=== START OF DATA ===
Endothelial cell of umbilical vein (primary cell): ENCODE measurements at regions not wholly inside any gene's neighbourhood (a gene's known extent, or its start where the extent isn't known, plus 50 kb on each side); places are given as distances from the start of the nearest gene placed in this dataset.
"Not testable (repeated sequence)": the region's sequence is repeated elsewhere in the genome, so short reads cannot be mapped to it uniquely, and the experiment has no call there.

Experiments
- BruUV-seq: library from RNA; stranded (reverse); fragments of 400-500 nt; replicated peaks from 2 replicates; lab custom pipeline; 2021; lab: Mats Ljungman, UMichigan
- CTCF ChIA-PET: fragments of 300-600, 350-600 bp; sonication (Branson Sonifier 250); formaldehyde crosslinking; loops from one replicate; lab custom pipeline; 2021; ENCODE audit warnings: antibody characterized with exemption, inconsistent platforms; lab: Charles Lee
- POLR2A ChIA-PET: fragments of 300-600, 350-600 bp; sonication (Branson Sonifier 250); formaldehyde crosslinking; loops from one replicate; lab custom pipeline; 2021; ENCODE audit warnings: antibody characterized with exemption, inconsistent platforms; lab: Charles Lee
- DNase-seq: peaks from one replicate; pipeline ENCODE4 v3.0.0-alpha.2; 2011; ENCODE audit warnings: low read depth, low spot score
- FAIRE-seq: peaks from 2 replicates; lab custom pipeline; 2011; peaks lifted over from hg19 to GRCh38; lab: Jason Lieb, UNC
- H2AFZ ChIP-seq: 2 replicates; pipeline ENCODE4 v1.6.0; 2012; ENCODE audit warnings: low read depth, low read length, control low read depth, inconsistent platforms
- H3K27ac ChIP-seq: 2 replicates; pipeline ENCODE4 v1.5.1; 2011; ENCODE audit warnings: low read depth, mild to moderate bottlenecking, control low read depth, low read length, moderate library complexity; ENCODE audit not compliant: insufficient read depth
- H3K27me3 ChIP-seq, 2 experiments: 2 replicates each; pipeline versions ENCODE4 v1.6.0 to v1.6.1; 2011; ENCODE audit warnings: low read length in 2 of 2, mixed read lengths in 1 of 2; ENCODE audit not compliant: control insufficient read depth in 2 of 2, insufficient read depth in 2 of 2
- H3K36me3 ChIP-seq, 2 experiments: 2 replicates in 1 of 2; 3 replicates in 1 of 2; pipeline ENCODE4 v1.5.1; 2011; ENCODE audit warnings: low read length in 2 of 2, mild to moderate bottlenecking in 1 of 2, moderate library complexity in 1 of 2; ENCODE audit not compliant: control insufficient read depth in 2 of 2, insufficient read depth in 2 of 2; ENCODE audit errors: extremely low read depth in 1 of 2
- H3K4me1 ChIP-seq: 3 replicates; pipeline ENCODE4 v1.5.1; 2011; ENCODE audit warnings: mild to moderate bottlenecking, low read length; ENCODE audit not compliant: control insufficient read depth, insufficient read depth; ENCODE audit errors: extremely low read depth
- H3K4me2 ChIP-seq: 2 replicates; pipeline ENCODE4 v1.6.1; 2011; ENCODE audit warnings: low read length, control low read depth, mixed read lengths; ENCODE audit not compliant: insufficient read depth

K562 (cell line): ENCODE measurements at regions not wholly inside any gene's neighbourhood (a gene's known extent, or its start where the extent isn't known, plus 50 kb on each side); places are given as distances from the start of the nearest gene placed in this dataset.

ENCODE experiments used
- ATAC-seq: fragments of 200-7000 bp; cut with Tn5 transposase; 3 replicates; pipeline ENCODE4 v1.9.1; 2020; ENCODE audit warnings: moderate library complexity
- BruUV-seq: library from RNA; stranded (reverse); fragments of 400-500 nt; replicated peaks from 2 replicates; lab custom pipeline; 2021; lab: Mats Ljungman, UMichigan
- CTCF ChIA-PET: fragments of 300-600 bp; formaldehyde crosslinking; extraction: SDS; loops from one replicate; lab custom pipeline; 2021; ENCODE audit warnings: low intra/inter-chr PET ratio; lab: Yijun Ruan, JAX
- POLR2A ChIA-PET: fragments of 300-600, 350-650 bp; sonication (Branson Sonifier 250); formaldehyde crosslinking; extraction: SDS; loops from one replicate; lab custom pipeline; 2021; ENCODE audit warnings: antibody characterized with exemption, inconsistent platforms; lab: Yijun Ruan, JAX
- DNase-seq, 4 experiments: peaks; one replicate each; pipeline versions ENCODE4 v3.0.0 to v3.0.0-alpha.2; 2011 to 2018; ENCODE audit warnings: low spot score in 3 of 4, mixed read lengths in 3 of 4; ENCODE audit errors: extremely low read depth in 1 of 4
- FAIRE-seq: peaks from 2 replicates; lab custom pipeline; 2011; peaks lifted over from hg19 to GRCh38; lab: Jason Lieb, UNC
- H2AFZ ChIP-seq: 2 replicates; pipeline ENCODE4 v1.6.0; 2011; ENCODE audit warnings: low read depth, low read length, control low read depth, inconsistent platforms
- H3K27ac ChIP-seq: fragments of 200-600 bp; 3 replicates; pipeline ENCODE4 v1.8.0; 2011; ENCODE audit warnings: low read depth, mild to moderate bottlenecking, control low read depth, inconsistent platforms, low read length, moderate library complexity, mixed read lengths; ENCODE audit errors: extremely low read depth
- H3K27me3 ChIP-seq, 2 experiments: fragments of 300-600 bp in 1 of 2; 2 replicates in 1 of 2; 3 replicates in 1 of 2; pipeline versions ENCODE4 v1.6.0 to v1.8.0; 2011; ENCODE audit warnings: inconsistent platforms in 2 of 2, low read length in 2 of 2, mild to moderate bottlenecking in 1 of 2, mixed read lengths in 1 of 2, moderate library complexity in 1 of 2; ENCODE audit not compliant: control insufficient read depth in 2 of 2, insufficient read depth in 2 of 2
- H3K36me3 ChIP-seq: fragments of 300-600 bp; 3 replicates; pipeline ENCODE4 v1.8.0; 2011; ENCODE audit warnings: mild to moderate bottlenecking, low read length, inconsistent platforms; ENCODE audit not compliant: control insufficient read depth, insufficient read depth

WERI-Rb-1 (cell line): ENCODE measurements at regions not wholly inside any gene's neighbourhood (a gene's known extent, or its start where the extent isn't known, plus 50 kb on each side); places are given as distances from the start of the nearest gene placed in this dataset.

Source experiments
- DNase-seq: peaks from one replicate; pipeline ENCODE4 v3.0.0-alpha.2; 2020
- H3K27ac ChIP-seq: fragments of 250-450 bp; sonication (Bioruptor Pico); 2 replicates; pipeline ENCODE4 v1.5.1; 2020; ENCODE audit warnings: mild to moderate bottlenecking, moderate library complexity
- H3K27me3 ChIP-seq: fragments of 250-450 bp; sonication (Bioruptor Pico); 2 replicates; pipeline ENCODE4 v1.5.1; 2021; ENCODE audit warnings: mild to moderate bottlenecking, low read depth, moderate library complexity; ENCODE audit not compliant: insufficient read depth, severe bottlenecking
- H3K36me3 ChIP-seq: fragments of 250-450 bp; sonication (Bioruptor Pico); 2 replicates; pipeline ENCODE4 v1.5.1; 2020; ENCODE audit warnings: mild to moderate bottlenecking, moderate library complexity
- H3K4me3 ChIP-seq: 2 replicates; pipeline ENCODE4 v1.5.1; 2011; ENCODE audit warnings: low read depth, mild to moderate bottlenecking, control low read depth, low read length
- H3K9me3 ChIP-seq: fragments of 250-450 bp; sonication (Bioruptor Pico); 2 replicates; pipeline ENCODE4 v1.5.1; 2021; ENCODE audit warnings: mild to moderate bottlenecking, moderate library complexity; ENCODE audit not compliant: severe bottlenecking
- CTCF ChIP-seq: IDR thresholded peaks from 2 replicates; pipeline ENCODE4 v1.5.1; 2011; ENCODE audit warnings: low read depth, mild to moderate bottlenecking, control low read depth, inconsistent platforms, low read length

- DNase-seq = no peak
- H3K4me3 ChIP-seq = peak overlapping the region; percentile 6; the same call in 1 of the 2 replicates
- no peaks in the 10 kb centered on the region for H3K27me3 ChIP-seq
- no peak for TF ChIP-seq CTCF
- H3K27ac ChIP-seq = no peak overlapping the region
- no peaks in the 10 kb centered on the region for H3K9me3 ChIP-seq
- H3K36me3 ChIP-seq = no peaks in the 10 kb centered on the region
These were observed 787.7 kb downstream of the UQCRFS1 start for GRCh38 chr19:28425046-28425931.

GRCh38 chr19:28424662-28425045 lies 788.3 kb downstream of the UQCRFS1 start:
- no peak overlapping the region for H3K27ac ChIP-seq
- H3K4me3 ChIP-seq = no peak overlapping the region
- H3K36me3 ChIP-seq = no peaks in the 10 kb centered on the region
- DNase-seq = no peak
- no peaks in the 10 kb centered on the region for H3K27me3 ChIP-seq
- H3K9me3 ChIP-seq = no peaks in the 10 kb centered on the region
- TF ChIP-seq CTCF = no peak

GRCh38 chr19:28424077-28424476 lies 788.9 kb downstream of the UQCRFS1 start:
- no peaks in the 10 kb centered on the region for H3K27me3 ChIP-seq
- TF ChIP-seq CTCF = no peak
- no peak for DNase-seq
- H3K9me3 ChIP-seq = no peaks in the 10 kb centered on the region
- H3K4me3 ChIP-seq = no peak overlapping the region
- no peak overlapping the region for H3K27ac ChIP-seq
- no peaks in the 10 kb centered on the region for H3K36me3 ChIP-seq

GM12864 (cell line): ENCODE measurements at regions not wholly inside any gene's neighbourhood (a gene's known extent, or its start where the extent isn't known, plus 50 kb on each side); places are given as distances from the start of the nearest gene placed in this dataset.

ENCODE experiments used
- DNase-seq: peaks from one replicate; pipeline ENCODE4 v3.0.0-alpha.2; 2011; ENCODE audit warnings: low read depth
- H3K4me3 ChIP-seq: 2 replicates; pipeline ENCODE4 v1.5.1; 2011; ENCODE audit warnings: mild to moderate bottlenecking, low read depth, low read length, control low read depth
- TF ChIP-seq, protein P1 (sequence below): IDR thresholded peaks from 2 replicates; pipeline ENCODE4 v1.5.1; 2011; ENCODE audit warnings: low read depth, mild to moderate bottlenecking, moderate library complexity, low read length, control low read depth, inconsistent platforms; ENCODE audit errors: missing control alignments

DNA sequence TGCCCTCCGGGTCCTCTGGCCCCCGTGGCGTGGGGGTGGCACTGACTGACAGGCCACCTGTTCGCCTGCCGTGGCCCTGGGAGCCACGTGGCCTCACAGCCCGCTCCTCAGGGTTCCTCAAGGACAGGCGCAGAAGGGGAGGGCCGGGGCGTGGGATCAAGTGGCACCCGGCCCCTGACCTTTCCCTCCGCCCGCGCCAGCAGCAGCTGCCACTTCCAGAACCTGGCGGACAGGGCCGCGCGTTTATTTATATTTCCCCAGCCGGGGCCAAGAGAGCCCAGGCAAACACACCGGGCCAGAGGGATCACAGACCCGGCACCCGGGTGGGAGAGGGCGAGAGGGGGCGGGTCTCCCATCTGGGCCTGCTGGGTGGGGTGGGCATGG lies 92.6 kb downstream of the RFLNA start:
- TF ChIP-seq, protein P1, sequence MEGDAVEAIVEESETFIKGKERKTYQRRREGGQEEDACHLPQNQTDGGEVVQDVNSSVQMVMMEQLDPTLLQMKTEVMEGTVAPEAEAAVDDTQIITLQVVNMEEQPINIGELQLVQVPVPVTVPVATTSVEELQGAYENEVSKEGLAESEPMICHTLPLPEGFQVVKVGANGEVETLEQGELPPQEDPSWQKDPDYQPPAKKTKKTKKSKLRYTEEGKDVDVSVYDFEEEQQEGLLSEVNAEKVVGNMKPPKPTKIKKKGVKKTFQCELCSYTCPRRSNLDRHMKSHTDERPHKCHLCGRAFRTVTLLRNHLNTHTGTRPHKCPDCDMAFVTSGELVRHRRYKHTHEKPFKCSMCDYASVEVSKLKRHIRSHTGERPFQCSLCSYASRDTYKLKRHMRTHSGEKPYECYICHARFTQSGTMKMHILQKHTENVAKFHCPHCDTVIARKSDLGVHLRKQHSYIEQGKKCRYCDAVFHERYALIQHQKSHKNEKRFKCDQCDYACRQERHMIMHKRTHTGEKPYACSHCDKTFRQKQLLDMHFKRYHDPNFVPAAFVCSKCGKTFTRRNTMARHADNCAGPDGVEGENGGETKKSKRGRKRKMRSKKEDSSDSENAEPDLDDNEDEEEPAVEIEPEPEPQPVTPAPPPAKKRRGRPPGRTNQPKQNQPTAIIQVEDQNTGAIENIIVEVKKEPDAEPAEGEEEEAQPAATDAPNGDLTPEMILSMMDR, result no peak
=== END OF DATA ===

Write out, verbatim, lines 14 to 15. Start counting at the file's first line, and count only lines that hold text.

- H3K4me2 ChIP-seq: 2 replicates; pipeline ENCODE4 v1.6.1; 2011; ENCODE audit warnings: low read length, control low read depth, mixed read lengths; ENCODE audit not compliant: insufficient read depth

K562 (cell line): ENCODE measurements at regions not wholly inside any gene's neighbourhood (a gene's known extent, or its start where the extent isn't known, plus 50 kb on each side); places are given as distances from the start of the nearest gene placed in this dataset.